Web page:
Next: 3.2.3 Simple, Distinctive Mesh Up: 3.2 Finite Volumes and Previous: 3.2.1 Requirements for Finite

## 3.2.2 Requirements for Finite Element Meshes

Such well pronounced requirements based on a different criterion can be formulated for a specific application of the finite element method. The basis is the maximum principle which is the most important property of solutions to convection-diffusion equations. In its simplest form it states that both the maximum and the minimum concentrations occur on the boundary or at the initial time. This implies that if the boundary and initial values are positive, the solution must be positive everywhere and concentrations may never reach negative values. It is desirable that the employed discretization also satisfies a maximum principle. As is well known, this is guaranteed, if the system matrix resulting from the discretization is an M-matrix3.2 [69,125].

The system matrix for a simple diffusion with a standard Galerkin weighted residual approach, linear elements, and backward Euler time discretization has the following form

 (3.8)

where denotes the mass matrix, is the stiffness matrix, and is the diffusion constant. becomes an M-matrix if the mass matrix is lumped and is an M-matrix. Since only depends on the mesh this condition translates to a constraint on the mesh. The off-diagonal entries of must not be positive. These coefficients can be generally expressed as
 (3.9)

where denote the basis functions and is the area (volume) of element . The in-product has a simple geometrical meaning and leads to an angle criterion for each edge in the mesh, which was recently introduced by [189]. It is an important consideration in three-dimensional finite element mesh generation for diffusion applications with a high concentration gradient.

Criterion 3.3 (sum of dihedral angles)   Let be an edge with adjacent tetrahedra . For each two planes exist which do not contain and which span a dihedral angle . The two planes share an edge with length . The sum over of the cotangens of weighted by must be greater or equal than zero.
 (3.10)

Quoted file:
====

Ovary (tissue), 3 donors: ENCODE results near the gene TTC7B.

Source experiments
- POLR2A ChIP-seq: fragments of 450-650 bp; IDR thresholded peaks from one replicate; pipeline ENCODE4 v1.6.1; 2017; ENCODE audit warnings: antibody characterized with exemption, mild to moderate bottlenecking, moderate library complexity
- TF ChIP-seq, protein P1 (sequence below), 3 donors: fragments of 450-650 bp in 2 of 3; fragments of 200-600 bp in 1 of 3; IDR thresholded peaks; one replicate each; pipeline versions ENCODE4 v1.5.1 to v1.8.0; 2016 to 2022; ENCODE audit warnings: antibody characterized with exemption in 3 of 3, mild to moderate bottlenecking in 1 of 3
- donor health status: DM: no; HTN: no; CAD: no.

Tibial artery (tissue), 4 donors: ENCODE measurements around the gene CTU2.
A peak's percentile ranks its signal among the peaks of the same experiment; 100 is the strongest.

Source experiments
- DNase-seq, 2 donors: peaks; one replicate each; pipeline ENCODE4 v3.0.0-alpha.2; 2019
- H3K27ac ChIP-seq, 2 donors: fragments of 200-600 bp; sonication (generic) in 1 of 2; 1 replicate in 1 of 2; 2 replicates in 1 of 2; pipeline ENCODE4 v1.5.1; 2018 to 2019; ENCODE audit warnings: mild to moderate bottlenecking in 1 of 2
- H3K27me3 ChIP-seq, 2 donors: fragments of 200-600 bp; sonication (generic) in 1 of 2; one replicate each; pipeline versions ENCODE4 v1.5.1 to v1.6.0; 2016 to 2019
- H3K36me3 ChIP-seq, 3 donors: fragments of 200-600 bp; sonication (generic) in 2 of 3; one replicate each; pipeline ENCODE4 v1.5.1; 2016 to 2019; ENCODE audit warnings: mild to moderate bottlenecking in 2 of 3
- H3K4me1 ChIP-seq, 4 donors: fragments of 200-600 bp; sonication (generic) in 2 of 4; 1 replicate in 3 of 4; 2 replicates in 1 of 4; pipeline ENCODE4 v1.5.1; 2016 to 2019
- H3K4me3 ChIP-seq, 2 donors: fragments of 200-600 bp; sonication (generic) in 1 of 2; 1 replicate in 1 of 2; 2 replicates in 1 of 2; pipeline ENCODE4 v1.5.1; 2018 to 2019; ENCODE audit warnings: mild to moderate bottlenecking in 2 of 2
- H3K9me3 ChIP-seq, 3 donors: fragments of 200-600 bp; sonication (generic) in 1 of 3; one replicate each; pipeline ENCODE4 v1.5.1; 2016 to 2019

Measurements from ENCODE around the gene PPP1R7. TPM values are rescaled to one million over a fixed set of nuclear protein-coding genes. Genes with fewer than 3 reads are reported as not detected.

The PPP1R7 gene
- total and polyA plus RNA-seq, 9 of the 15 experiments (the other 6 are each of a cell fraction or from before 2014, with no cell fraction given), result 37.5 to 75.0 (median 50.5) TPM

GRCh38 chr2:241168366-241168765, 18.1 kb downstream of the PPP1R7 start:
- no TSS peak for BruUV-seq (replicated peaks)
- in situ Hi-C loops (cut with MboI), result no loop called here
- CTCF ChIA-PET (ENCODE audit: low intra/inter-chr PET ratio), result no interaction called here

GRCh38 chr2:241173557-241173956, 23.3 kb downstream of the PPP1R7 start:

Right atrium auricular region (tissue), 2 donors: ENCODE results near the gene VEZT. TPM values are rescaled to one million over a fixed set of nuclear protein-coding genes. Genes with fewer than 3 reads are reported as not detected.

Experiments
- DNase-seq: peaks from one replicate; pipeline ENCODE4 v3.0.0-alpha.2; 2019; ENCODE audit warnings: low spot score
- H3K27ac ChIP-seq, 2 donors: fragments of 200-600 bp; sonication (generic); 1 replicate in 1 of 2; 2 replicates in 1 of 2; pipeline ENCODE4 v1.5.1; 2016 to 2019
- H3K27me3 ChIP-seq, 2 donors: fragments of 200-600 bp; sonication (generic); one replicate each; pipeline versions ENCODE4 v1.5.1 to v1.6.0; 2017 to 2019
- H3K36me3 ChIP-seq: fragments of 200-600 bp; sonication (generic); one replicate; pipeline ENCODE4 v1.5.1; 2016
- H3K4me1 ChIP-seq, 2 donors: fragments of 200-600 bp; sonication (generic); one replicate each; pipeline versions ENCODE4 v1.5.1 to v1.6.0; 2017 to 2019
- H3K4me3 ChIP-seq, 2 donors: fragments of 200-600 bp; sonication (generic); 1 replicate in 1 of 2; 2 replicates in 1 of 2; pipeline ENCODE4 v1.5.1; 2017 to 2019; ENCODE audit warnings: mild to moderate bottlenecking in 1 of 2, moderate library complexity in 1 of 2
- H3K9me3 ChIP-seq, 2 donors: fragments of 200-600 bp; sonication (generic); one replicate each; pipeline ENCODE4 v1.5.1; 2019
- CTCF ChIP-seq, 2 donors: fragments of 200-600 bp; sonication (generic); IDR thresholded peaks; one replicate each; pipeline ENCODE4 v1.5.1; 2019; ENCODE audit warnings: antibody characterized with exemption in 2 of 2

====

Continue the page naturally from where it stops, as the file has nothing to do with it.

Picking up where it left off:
Figure 3.6 depicts an example where this criterion is violated for the interior edge . Four adjacent tetrahedra exist of which two span a angle. Hence, and . As one can see from the figure (, are obtuse, ) and hence the total sum is negative.

In two dimensions (3.10) can be written as

 (3.11)

where and are the angles of two triangles sharing a common edge as shown in Fig. 3.5. It can be assumed that
 (3.12)

and therefore
 (3.13)

Hence, multiplying (3.11) with results in
 (3.14)

which is equivalent to
 (3.15)

Due to (3.12) and (3.15) the finite element mesh criterion (Crit. 3.3) can be expressed in two dimensions as
 (3.16)

In two dimensions (3.7) describes the relation between the circumcircle radius, the edge length, and the opposite angle in a triangle. In three dimensions a relation for the circumsphere radius, the edge length, and the opposite dihedral angle (which is important for Crit. 3.3) in a tetrahedron does not exist as was explained in Fig. 3.3. This leads to a very interesting conclusion. It can be shown due to the existing relation (3.7) that the finite element mesh requirement (Crit. 3.3) is in two dimensions identical to the box integration mesh requirement which is based on empty circumcircles (Crit. 3.1 and Delaunay Crit. 5.2). To see this equivalence of the angle condition (3.16) and the Delaunay criterion dependent on (3.7) consider the extreme case where (3.16) becomes

 (3.17)

It follows that
 (3.18)

and furthermore with (3.7)
 (3.19)

The two triangles with the common edge (Fig. 3.5) must possess circumcircles with equally sized radii. Because of (3.17) the circumcircles must be in fact identical. Each circumcircle passes therefore through all four vertices of the two triangles and the Delaunay criterion is just'' fulfilled. With a decreasing sum the distance between the two circumcenters (centers of the circumcircles) increases and the Delaunay criterion is definitely satisfied.

As expected, in two dimensions the finite volume and the finite element method lead to the same discretization with identical requirements. They both rely on Delaunay meshes to fulfill the maximum principle. For other finite element applications than diffusion, like stationary problems or problems with less high gradients, the use of Delaunay meshes can be omitted. In three dimensions Crit. 3.3 and the Delaunay criterion are of quite different nature as will be shown with simple examples in the next section. In practice finite element mesh generators may generally try to avoid extremely obtuse (dihedral) angles and badly shaped elements without too much concern on the Delaunay property and without a technique to directly enforce Crit. 3.3. Such a technique remains open to further research.

Next: 3.2.3 Simple, Distinctive Mesh Up: 3.2 Finite Volumes and Previous: 3.2.1 Requirements for Finite
Peter Fleischmann
2000-01-20